‘Guitar Hero Live’ Wants To Make Your Rock Star Dreams Come True
Guitar Hero is grooming your inner rock star with its forthcoming release. Known for its player caricatures and toy-like guitar controller, Activision’s smash hit franchise (alongside DJ Hero) is making a comeback since 2010’s Guitar Hero: Warriors of Rock with new gameplay and a first-person perspective to help strum your way to stardom.
During a trip to the FreeStyleGames HQ in London earlier this month, art director Jamie Jackson, lead concept artist Gareth Morrison and other staffers demo’d the new Guitar Hero Live for select members of the press and broke down the creative process from start to finish. After jetting across the globe to attend and research some of the most prestigious music festivals, the GH squad took cues from the ambiance, scenery, artists and their fanbases, to help create the Rock The Block and SoundDial Festivals for the game, each loaded with intricate stages to conquer.
“I want you to get to the front and turn around, and I want you to watch the people around you,” Jackson recalled instructing his team while festival-hopping during an interview with VIBE. “I want you to find the mom and dad getting away from their dads to relive their youth. I want you to find all of these people and build this image in your head of what it is to look out [into a festival].”
The sounds you hear on the festival grounds were meticulously crafted, as well, and layered with whoops, whistles and even Silent Disco singing to mirror the noise of, say, a live Foo Fighters show at the Wembley Stadium with 90,000 people in attendance, which actually served as a muse for the sound engineer team. Thanks to the 360-degree soundscape (crowd chants get louder as you approach the edge of the stage), the most terrifying aspect of Guitar Hero Live is messing up. With new live-action technology fused with CG (computer graphic) art, the tougher crowds—comprised of a hundred or couple thousand folks depending on the location—will not hesitate to loudly boo at you during a poor performance. Even your band mate could chuck a cup at you on-stage. However, with harsh criticism comes warm adoration from both your faux bandmates and fans, especially when you’re on a 12 or 50-note streak.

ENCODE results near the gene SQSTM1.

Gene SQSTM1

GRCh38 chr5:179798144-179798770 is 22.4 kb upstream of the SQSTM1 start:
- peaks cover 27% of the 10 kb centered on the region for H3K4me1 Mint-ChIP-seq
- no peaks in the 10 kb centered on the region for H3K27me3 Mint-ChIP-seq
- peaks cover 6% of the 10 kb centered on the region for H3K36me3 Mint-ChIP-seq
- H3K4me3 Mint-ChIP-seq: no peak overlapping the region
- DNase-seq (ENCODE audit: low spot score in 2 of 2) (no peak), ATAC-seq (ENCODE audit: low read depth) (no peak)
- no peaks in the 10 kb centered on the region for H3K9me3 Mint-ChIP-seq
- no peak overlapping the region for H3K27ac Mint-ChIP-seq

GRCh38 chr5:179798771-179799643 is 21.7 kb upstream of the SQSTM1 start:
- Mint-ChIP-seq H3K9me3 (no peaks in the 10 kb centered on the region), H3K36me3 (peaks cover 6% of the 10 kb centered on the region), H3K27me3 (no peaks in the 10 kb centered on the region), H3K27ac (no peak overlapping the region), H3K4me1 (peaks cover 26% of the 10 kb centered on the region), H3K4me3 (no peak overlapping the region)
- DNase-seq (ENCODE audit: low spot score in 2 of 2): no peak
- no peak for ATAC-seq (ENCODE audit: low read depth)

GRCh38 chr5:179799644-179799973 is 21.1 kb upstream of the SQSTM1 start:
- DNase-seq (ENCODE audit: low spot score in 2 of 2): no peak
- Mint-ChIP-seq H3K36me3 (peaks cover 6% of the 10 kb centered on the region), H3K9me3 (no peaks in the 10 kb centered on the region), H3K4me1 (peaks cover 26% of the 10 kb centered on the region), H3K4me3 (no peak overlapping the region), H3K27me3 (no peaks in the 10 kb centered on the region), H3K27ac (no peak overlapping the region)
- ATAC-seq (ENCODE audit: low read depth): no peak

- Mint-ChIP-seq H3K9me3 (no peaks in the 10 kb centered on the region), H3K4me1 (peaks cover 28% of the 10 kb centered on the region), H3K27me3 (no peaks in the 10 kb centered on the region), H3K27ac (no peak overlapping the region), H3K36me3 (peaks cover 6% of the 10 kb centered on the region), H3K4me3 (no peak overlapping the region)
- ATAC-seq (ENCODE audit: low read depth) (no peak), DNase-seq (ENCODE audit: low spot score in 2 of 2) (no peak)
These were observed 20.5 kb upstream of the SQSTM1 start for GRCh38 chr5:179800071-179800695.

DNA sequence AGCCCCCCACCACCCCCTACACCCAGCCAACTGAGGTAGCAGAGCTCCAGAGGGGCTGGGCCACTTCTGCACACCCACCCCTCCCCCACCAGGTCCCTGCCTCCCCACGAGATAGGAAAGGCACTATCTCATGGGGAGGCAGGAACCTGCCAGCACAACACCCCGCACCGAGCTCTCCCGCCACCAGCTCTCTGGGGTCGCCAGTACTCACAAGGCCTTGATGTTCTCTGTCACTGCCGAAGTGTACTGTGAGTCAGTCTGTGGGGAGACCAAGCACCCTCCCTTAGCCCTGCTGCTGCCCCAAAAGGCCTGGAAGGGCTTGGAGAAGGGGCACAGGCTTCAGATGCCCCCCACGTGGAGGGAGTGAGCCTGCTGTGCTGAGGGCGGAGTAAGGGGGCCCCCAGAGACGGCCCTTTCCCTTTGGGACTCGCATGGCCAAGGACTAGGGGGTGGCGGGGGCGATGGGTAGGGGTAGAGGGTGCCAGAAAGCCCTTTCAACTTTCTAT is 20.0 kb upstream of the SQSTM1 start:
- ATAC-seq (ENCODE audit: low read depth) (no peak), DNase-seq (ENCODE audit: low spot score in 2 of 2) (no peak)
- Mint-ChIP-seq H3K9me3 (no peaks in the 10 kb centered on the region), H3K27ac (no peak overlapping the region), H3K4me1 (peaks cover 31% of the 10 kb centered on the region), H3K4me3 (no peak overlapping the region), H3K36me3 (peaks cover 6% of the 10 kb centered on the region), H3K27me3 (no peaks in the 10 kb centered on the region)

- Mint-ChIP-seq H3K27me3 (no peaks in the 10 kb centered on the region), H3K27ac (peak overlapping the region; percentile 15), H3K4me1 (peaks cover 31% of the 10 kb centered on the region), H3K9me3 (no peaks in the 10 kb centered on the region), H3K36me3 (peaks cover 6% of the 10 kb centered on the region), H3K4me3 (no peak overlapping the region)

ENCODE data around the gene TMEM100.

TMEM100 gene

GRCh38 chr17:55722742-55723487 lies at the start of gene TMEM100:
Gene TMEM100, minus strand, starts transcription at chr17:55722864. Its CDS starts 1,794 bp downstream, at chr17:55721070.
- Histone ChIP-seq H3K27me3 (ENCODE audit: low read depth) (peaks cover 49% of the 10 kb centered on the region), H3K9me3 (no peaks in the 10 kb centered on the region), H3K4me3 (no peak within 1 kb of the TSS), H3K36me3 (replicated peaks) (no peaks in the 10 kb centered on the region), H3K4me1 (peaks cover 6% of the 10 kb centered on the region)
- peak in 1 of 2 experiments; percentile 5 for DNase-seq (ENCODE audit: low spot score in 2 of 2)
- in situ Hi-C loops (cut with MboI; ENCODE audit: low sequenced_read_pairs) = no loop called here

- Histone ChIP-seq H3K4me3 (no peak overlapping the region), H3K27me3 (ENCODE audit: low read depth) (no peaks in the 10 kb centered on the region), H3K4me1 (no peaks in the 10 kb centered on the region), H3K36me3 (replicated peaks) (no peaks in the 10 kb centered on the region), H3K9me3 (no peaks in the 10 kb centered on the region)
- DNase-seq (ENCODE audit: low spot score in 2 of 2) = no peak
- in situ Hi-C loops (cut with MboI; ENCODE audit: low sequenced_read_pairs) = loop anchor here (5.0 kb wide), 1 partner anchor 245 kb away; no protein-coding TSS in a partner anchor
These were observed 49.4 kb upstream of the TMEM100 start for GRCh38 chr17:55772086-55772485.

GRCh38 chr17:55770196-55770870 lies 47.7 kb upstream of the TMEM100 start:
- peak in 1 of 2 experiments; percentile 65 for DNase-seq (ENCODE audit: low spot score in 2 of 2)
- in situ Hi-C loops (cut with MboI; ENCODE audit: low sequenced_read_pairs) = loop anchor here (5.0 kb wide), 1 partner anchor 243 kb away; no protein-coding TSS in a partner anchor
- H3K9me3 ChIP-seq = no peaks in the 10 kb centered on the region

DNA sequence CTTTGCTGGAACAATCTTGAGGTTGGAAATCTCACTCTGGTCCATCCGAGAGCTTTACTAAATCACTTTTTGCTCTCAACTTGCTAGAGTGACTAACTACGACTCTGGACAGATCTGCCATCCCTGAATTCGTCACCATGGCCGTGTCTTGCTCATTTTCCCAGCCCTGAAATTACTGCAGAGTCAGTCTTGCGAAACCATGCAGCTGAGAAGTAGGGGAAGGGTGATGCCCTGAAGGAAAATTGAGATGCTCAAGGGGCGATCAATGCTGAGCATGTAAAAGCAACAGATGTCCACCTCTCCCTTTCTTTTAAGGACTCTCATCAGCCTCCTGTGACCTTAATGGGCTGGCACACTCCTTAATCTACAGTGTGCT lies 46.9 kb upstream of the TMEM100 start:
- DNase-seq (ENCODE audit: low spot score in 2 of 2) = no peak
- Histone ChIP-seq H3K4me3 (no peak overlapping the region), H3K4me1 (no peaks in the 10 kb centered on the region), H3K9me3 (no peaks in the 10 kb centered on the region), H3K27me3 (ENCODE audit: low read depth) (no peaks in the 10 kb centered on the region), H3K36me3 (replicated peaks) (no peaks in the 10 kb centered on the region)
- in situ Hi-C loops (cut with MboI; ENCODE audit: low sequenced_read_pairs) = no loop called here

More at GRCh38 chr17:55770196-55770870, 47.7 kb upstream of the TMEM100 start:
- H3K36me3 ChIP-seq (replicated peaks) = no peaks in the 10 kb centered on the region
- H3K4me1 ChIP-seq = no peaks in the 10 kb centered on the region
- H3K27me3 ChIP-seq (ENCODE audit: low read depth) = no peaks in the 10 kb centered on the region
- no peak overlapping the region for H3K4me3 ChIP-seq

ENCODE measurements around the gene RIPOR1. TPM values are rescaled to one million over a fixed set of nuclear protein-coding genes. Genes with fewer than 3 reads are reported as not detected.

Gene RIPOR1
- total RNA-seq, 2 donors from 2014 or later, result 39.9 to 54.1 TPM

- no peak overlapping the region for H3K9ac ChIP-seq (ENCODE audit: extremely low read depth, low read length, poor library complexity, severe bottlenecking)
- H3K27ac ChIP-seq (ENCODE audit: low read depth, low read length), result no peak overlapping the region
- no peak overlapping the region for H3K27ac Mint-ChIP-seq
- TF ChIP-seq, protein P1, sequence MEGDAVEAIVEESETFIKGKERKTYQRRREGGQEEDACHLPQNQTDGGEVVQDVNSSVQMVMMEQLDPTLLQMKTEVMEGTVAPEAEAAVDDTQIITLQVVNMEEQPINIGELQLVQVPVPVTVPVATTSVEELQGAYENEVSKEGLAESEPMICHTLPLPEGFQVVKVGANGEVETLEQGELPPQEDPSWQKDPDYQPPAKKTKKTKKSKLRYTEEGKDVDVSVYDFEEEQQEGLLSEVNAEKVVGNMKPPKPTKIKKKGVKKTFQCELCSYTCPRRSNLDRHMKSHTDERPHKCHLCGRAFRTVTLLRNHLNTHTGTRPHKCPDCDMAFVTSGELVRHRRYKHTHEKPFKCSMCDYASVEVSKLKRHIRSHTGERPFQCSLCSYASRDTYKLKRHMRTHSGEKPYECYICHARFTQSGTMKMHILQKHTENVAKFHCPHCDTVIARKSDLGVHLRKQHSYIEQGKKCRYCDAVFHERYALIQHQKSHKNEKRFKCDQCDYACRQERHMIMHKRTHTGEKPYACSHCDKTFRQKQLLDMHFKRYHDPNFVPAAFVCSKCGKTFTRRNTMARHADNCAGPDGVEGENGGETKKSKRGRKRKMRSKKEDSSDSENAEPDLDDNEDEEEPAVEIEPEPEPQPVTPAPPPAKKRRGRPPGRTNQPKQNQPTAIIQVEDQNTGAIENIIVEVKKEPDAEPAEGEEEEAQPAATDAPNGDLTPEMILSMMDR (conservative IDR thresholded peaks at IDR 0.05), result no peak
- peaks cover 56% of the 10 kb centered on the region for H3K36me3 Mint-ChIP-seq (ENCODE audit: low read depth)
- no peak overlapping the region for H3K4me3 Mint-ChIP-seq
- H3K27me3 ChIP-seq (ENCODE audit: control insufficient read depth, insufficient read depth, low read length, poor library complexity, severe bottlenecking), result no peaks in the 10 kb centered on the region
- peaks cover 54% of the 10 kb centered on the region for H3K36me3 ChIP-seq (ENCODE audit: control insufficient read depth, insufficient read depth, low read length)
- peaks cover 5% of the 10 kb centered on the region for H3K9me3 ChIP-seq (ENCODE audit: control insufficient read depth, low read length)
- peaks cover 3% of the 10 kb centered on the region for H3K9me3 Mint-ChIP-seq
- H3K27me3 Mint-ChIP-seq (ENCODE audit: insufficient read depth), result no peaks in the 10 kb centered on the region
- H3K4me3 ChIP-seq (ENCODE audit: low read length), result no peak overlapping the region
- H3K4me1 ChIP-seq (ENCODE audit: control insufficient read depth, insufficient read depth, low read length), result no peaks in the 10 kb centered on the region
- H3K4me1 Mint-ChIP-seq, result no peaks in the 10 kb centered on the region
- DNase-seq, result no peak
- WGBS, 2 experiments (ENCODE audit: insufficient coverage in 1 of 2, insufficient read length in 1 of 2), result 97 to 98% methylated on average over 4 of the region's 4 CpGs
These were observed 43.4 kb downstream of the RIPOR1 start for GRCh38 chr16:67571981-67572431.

“We basically wanted to make you feel like you are the rock star,” said markup expert, real-life guitarist and Guitar Hero prodigy, Aaron Grimes, who turned his audition as an extra into a full-time gig at FreeStyleGames, even finding his girlfriend in the snake pit during the Guitar Hero Live shoot. “And now, with all the positives and negatives, it can really get to you.”
Luckily, playing with one of the 11 bands to choose from in GH Live won’t alway be a case of sweaty palms. After spending months poring over various mood boards for inspiration, the GH squad created fictitious bands with names like Broken Tide, The Yearbook Ghosts and Fight Hound, each equipped with their own star appeal, merch and sound, ranging from emo to pop to alt-rock. Having a sexier guitar controller also helps unleash your inner Slash. Ditching the white colorway and five buttons along the neck, the new piece shimmers in black and gold with six buttons that helps players flourish like a trained guitarist.
At the game’s core, though, is not just mastering a live show but a deep-rooted love for music. Jackson is quick to say it’s a pre-requisite he asks of potential employees. “They have to be musicians to be able to understand the music. If there’s no connection to the track rhythmically, it’s exposed really badly,” he said. “I’m a big believer in that whole concept of to achieve great things, you surround yourself with great people. We’re all making music games then we all need to like music. Otherwise, you’ve got other games to make.”
As the grand finale, Guitar Hero Live instruments will work across all Apple devices including Apple TV, will also be rolling out GHTV, the world’s first ever 24-hour playable music network. Here, GH addicts can not only whammy to their hearts’ desire but put their talents to the test against other budding rock stars as well as jam along to their favorite rock music videos from the likes of Nirvana, Good Charlotte, and Limp Bizkit.
When asked about potentially expanding the Guitar Hero catalog to hip-hop and R&B songs, Jackson didn’t rule it out. “It’s not as easy as say, rock music, but there are opportunities,” he said, even citing a Cypress Hill track that is included in GHTV.
Players also have the opportunity to rack up “coins” to cop exclusive highways, a customizable player card and badges, and basically stunt on their leaderboards. “Hero Powers” are also available as extra incentives to rock out, allowing gamers to win items like bombs for blowing up extremely difficult note sequences during play. Whether you’re a music junkie or gamer by nature, Guitar Hero Live offers enough reasons to make you say, “Let’s do this.”
Guitar Hero Live hits stores this fall for $99.99 for Playstation 4, PS3, Xbox One, Xbox 360 and Wii U.